Meanwhile, back in Mexico, the program that had originally been confined to maize, wheat, and beans, and soon thereafter potatoes, was expanded to include many other crops. Larger numbers of young Mexican scientists were added to the research and training programs. Progress in research was generally good, and the training program also bore fruit. Between the years 1943-1963, a total of 550 interns participated in the overall agricultural research and training programs, of whom about 200 received a Master of Science degree and about thirty the Doctor of Philosophy degree while on fellowships for study abroad. With this corps of trained scientists a new National Institute of Agricultural Research was born in 1961. The Rockefeller Foundation "had worked itself out of a job", which was one of its original objectives.
The Mexican experience indicated that one of the greatest obstacles to the improvement of agriculture in the developing countries is the scarcity of trained people. This experience indicated clearly that training is a slow process. Where no corps of trained scientists exists, as was the case in Mexico twenty-seven years ago and remains the case in many countries of Asia, Africa, and Latin America today, it requires eighteen to twenty-five years to develop enough competent research scientists and educators to meet a country's needs. So great is the urgency of the food shortage in many underdeveloped and emerging countries that there is not enough time to develop an adequate corps of scientists before attacking food production problems. A shortcut and organizational change had to be invented to meet the needs. And so was born the first truly international research and training institute, the International Rice Research Institute (IRRI) at Los Baños, the Philippines, in 1960, to work exclusively on the regionally all-important but too-long-neglected rice crop. The institute was jointly financed by the Ford and Rockefeller Foundations in collaboration with the government of the Philippines.
The research activities on wheat, maize, and potatoes in Mexico were informally internationalized in 1959 and organized as a second international center in 1963. This International Center for Maize and Wheat Improvement (CIMMYT) is supported also by the Ford and Rockefeller Foundations in collaboration with the government of Mexico. More recently, additional financial support has been provided by the U.S. Agency for International Development (U.S.AID), United Nations Development Program (UNDP), and the Inter-American Development Bank (BID).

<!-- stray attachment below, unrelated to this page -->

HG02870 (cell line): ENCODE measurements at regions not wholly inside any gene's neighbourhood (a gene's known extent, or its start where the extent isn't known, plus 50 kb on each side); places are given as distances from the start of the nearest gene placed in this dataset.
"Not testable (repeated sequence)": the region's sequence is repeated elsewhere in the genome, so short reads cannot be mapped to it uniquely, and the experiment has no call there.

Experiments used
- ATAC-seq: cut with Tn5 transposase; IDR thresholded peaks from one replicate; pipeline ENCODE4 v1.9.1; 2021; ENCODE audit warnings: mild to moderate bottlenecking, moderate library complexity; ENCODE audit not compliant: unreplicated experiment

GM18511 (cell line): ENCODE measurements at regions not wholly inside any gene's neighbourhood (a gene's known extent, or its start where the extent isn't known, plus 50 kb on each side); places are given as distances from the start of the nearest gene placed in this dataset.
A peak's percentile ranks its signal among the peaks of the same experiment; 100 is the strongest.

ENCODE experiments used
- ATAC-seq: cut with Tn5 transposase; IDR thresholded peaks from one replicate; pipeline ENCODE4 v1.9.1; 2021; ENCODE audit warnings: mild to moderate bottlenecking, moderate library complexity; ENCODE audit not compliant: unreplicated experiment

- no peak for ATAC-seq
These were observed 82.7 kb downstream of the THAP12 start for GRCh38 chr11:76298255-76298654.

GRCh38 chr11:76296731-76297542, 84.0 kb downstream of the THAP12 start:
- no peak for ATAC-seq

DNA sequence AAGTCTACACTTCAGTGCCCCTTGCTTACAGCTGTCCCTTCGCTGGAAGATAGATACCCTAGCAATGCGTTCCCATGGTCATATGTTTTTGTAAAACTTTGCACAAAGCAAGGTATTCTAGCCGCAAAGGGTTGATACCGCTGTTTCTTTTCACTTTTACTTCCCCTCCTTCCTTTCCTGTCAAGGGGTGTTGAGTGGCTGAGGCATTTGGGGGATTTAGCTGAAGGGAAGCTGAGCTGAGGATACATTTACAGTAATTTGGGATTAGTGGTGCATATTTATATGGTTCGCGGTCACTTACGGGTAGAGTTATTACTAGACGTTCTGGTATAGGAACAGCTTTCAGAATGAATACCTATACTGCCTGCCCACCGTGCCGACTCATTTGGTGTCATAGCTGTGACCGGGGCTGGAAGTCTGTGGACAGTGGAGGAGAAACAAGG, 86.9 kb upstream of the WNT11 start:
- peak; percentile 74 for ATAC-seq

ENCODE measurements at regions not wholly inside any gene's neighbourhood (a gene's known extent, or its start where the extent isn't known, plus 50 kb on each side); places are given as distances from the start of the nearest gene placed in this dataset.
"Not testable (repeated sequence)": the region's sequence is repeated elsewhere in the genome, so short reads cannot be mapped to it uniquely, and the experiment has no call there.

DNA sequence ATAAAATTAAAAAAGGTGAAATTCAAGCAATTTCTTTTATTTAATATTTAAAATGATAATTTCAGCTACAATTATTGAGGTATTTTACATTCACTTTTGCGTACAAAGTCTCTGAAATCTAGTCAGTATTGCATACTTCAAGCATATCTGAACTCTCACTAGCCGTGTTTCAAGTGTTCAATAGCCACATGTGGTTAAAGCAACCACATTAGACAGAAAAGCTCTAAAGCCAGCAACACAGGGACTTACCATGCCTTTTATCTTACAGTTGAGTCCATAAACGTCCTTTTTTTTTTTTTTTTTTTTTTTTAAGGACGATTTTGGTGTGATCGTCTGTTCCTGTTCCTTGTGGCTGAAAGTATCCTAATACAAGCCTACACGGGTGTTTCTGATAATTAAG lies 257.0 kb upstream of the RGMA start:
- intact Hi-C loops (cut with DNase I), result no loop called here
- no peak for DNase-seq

A third center, the International Center of Tropical Agriculture (CIAT) in Colombia, and the International Institute of Tropical Agriculture (IITA) in Nigeria, the most recent, have been established to study problems and stimulate production of certain tropical crops and animal species, as well as to help train scientific specialists. CIAT is financed by the Ford, Rockefeller, and W. K. Kellogg Foundations in cooperation with the government of Colombia. The Ford and Rockefeller Foundations and the Canadian International Development Agency (CIDA) are supporting IITA in collaboration with the government of Nigeria.
These four international institutes represent a significant but modest start toward the construction of a worldwide network of international, national, and local research and training centers. This network will help solve problems and disseminate the benefits of science to all mankind in the shortest possible time and at minimum cost.
The impact of such an integrated approach is already evident in the green revolution. New varieties and the new technologies that make them highly productive have been the thrust behind the green revolution. In the Philippines, Ceylon, Malaysia, and West Pakistan, it was IR8 rice, developed at the International Rice Research Institute. The dwarf Mexican wheat, partly produced by CIMMYT, have provided the thrust in India and Pakistan, and this is now spreading to Turkey, Afghanistan, Iran, Morocco, and Tunisia. Contributing equally, or perhaps even more, to the evolution of the green revolution was the talented supporting leadership that has been provided by the centers to the national programs through temporary assignments of mature scientists skilled in organizing crop production programs to assist in the development of the national production campaigns.
The international centers were developed to supplement national agricultural research, production, and training programs, not to replace them. The centers are but one link in the worldwide network of organizations attacking basic food-crop production problems on a worldwide, regional, national, and local level. The backbone of this network is now and must continue to be the national programs. These must be given greater financial support and strengthened staff-wise to meet the challenge of rapidly expanding food needs for the future.
The international centers, however, are in a unique position to assist the national programs. They are independent, nonpolitical international organizations, which, although originally funded by private foundations, now receive support from many diverse sources. Their scientific staffs are also international and comprise outstanding scientists representing the various scientific disciplines affecting crop production. Included on their staffs are a number of crop production experts who have the scientific competence and broad experience to assist national agencies in organizing and launching crop production programs.